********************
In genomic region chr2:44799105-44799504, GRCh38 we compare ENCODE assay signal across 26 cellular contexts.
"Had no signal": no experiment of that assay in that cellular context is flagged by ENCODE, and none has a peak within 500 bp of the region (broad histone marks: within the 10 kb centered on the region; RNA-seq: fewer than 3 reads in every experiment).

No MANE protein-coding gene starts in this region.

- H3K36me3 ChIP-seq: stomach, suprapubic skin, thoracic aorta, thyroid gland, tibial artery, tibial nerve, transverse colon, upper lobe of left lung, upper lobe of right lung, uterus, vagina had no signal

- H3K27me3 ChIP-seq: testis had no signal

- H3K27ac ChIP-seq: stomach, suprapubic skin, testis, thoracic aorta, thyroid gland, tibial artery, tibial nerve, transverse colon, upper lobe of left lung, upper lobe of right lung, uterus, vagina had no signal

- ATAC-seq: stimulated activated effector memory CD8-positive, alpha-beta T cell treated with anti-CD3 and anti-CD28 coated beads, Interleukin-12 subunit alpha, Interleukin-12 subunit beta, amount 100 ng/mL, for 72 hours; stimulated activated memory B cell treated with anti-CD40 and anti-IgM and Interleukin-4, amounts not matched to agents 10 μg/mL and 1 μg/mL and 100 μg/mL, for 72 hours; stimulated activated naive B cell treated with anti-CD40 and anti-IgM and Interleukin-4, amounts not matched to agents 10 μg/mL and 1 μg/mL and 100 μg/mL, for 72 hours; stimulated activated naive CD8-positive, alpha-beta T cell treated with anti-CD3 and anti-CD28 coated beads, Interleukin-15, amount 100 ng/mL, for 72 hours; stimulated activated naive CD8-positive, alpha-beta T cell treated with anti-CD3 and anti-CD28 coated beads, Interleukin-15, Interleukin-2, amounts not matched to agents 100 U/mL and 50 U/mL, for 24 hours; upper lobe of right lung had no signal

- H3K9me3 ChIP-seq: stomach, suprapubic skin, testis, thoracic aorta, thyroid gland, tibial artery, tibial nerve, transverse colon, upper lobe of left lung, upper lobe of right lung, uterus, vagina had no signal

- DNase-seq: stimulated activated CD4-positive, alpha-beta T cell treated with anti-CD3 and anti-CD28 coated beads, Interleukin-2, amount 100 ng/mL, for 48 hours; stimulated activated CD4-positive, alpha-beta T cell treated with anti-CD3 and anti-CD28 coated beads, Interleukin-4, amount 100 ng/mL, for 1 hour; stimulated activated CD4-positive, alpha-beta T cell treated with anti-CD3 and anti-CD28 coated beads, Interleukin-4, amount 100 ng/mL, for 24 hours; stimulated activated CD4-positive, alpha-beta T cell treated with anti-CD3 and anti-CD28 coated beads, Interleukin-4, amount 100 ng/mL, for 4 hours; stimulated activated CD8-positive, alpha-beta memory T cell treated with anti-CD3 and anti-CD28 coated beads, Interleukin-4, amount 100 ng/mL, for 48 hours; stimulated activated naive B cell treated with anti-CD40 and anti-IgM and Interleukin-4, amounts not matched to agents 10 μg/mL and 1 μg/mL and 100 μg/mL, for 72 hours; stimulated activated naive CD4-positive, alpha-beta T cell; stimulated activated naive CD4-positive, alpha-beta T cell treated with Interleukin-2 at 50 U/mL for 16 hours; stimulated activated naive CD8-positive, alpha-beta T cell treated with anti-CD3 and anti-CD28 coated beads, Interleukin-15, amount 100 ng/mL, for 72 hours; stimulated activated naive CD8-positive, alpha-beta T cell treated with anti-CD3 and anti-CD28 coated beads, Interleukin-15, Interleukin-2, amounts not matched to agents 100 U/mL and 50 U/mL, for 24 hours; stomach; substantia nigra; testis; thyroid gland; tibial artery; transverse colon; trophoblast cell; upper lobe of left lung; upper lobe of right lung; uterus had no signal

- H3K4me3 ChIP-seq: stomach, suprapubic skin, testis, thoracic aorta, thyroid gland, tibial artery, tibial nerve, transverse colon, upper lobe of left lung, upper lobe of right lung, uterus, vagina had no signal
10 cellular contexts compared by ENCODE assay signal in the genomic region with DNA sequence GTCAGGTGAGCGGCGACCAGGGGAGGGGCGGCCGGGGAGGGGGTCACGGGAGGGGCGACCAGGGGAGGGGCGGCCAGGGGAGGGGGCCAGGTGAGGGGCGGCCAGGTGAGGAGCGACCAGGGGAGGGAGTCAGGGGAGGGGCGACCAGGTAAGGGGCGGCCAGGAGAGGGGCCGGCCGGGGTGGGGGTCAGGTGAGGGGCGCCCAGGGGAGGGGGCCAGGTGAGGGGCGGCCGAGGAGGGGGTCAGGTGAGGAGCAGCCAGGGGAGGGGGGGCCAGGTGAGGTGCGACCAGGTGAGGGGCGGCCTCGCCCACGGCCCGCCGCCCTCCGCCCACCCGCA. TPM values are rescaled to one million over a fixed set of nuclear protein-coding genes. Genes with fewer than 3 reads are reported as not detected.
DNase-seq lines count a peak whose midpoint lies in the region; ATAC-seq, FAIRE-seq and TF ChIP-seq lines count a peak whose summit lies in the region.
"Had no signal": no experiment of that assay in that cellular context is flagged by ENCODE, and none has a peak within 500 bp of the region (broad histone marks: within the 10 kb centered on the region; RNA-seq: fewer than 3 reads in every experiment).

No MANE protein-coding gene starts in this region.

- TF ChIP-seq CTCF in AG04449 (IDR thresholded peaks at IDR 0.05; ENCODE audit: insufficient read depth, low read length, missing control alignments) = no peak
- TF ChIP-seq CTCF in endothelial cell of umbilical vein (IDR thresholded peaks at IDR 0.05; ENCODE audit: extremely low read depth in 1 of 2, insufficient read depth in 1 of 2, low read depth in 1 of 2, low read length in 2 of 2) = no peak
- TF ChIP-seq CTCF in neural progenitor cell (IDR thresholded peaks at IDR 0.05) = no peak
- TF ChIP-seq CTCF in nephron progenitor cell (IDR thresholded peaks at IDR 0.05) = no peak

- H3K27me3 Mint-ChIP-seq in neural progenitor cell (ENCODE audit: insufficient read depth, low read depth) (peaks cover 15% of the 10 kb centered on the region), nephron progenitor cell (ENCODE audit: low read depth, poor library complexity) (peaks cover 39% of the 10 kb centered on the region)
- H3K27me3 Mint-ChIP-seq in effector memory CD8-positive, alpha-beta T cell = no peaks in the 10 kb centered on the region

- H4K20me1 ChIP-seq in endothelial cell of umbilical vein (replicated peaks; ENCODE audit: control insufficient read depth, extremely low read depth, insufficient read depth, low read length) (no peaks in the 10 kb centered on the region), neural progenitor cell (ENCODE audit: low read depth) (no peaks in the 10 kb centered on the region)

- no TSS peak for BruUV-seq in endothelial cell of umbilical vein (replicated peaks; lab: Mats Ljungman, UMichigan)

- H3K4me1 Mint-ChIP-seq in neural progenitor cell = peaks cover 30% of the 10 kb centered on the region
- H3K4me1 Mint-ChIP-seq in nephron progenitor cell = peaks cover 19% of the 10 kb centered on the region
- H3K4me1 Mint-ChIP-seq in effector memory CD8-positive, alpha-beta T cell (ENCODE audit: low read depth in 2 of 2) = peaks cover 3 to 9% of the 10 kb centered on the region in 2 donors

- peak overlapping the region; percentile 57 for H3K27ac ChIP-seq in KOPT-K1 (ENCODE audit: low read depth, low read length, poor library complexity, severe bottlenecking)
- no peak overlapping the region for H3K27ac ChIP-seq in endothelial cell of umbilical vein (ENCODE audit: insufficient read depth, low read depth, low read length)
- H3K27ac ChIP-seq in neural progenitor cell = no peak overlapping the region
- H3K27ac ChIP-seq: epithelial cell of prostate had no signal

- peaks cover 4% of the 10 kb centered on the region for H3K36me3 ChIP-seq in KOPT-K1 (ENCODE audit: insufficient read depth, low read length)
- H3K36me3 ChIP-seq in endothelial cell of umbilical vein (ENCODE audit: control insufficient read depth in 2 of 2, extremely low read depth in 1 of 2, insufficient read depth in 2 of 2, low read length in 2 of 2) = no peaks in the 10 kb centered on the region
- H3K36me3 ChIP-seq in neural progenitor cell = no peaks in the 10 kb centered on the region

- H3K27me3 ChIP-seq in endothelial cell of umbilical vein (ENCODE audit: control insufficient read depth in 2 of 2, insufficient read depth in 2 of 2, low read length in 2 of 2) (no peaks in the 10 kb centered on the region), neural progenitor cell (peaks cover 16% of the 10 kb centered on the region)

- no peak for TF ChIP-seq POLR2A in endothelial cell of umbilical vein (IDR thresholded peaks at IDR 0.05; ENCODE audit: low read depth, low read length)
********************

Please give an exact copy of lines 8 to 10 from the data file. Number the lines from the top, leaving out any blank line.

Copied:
- H3K9me3 ChIP-seq: stomach, suprapubic skin, testis, thoracic aorta, thyroid gland, tibial artery, tibial nerve, transverse colon, upper lobe of left lung, upper lobe of right lung, uterus, vagina had no signal

- DNase-seq: stimulated activated CD4-positive, alpha-beta T cell treated with anti-CD3 and anti-CD28 coated beads, Interleukin-2, amount 100 ng/mL, for 48 hours; stimulated activated CD4-positive, alpha-beta T cell treated with anti-CD3 and anti-CD28 coated beads, Interleukin-4, amount 100 ng/mL, for 1 hour; stimulated activated CD4-positive, alpha-beta T cell treated with anti-CD3 and anti-CD28 coated beads, Interleukin-4, amount 100 ng/mL, for 24 hours; stimulated activated CD4-positive, alpha-beta T cell treated with anti-CD3 and anti-CD28 coated beads, Interleukin-4, amount 100 ng/mL, for 4 hours; stimulated activated CD8-positive, alpha-beta memory T cell treated with anti-CD3 and anti-CD28 coated beads, Interleukin-4, amount 100 ng/mL, for 48 hours; stimulated activated naive B cell treated with anti-CD40 and anti-IgM and Interleukin-4, amounts not matched to agents 10 μg/mL and 1 μg/mL and 100 μg/mL, for 72 hours; stimulated activated naive CD4-positive, alpha-beta T cell; stimulated activated naive CD4-positive, alpha-beta T cell treated with Interleukin-2 at 50 U/mL for 16 hours; stimulated activated naive CD8-positive, alpha-beta T cell treated with anti-CD3 and anti-CD28 coated beads, Interleukin-15, amount 100 ng/mL, for 72 hours; stimulated activated naive CD8-positive, alpha-beta T cell treated with anti-CD3 and anti-CD28 coated beads, Interleukin-15, Interleukin-2, amounts not matched to agents 100 U/mL and 50 U/mL, for 24 hours; stomach; substantia nigra; testis; thyroid gland; tibial artery; transverse colon; trophoblast cell; upper lobe of left lung; upper lobe of right lung; uterus had no signal

- H3K4me3 ChIP-seq: stomach, suprapubic skin, testis, thoracic aorta, thyroid gland, tibial artery, tibial nerve, transverse colon, upper lobe of left lung, upper lobe of right lung, uterus, vagina had no signal